I had experienced some pretty good times throughout my childhood and my early adulthood. When we were 15 years old, I helped stage an amateur home video series. There were 6 of us embarking on an artistic journey. We were a pure rip off of the iconic ‘Jackass’. They were the dudes we were looking up to at that age, and there still remains huge level of respect for these guys. They created an empire that spread across the masses.
By age 19, I was re-telling stories in a black journal that I had purchased. I wanted to document all of the stupid, crazy things that we got up to during our partying years. I have considered burning that book on multiple occasions. I think I will be forced to one day, but I’m just going to enjoy it while it lasts.
I took that trip to south East Asia at the end of 2016 and before leaving, I made the commitment to journal every day of my trip. I stuck with it – I was impressed with myself. I have never opened it. I feel as though the memories are far too fresh. I don’t know when I will open it – my intuition will tell me when the time is right. On returning from that trip, it was about a month after getting back home when I had an ‘uh-huh’ moment after answering a huge question that popped up in my head. Why not write your whole life out? So, I began journaling pretty much every single day. I have been doing so for 2 years now.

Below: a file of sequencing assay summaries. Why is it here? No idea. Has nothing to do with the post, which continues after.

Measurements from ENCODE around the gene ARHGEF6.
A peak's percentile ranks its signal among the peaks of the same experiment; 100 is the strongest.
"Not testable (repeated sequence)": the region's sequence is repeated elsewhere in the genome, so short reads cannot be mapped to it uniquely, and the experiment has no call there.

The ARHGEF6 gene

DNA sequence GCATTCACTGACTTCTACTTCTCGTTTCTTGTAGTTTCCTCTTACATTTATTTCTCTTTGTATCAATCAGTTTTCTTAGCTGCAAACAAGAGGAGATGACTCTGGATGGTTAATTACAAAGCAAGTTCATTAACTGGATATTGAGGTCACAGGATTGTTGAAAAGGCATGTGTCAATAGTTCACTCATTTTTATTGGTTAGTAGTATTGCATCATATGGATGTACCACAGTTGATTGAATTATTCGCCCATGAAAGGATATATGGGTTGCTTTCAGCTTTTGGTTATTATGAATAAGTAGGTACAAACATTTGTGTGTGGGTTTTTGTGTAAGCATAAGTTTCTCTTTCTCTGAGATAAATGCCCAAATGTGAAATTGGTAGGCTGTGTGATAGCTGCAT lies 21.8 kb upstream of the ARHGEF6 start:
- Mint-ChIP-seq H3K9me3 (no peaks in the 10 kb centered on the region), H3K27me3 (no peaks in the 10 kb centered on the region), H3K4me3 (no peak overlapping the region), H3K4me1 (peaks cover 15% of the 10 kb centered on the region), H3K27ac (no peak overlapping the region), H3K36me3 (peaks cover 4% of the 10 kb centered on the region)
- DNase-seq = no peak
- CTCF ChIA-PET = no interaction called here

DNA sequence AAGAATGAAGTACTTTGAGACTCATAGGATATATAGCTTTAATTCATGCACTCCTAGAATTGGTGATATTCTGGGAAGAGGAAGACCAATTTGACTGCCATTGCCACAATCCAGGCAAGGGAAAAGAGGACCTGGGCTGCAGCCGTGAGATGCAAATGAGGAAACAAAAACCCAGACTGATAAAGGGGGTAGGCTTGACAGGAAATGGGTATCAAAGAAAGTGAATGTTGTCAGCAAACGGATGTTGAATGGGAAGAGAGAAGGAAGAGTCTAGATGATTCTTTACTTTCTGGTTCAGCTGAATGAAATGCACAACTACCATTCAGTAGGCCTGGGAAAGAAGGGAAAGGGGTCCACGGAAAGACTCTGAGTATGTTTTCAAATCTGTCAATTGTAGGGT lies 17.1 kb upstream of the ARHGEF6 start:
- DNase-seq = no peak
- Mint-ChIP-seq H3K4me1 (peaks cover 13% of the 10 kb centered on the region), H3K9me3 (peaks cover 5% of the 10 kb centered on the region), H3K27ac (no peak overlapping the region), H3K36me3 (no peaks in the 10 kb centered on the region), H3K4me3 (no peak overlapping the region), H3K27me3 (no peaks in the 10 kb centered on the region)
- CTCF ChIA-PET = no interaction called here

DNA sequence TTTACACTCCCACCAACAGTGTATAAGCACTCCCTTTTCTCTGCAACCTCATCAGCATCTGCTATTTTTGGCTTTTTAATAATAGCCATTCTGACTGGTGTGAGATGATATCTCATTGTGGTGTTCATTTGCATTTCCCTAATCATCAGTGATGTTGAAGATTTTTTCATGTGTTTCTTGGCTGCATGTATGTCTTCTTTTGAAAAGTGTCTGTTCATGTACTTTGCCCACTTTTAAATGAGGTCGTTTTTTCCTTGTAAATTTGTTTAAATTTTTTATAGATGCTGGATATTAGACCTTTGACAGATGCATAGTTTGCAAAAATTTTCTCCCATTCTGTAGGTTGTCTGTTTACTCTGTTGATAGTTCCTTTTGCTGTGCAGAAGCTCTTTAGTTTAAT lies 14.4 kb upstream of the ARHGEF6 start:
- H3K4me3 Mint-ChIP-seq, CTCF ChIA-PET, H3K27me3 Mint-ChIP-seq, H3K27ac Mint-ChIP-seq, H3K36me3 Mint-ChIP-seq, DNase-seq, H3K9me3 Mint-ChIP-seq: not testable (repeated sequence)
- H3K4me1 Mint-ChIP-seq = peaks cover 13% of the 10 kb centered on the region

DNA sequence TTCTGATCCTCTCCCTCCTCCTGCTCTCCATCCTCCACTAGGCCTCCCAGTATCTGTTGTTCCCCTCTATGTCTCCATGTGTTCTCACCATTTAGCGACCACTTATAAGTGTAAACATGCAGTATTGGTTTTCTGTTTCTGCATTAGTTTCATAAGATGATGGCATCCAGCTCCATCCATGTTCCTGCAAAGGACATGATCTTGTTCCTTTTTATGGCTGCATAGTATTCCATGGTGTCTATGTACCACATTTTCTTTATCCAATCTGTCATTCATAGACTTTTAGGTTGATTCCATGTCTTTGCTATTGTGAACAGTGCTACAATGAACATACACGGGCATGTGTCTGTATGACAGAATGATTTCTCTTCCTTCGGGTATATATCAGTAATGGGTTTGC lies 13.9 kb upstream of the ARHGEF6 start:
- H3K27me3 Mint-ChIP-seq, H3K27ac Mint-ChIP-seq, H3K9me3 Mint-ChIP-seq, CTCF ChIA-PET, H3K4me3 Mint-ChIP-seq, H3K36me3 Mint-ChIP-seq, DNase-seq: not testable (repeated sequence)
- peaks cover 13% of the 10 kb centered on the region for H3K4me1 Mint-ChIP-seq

For me, it is an art form; however it tends to go much deeper than that. Viewing from my lenses of reality, although I’m painting paper with words, I am also painting time in the present and the future. The habit of journaling has completely transformed my approach to life. It’s like, all of my actions and decisions are motivated by the fact that I know I have to come home and write about my day. Moving abroad to embark on this journey was inspired by this motivation to write a good story. If life is my blank canvas, than I want to paint something inspiring.
Slowly, I’m learning more and more about the life as an artist. There are obstacles and I’m learning that it takes a tremendous amount of authenticity, courage and resilience. It’s a tough game and it’s so hard not to get caught up in all of the background noise. This requires deep work. Deep, deliberate work. Since reading the book, ‘The War of Art’ – by Steven Pressfield, I have become aware of what some of these obstacles are; the procrastination, the frustration, the gut wrenching fear.
A quote that has stuck with me since reading Steven Pressfields, ‘The War of Art’ is, “If you were born to overthrow the order of ignorance and injustice of the world, it’s our job to realize it and get down to business”. Pressfield refers to the artist as being one who has been given the responsibility of sharing their work with the world. It is a reference to this notion of self-sacrifice, responsibility and duty – a duty to serve others with the work you have to offer.
If you have something to put out into the world, put it out. I feel as though there is more to this than just expressing oneself through good writing. There is an altruistic stance to be taken here. If the expression of yourself, your imagination, your visions, your ideas and your beliefs can pave way for positive change, then you owe it to the rest of us to put your work out there.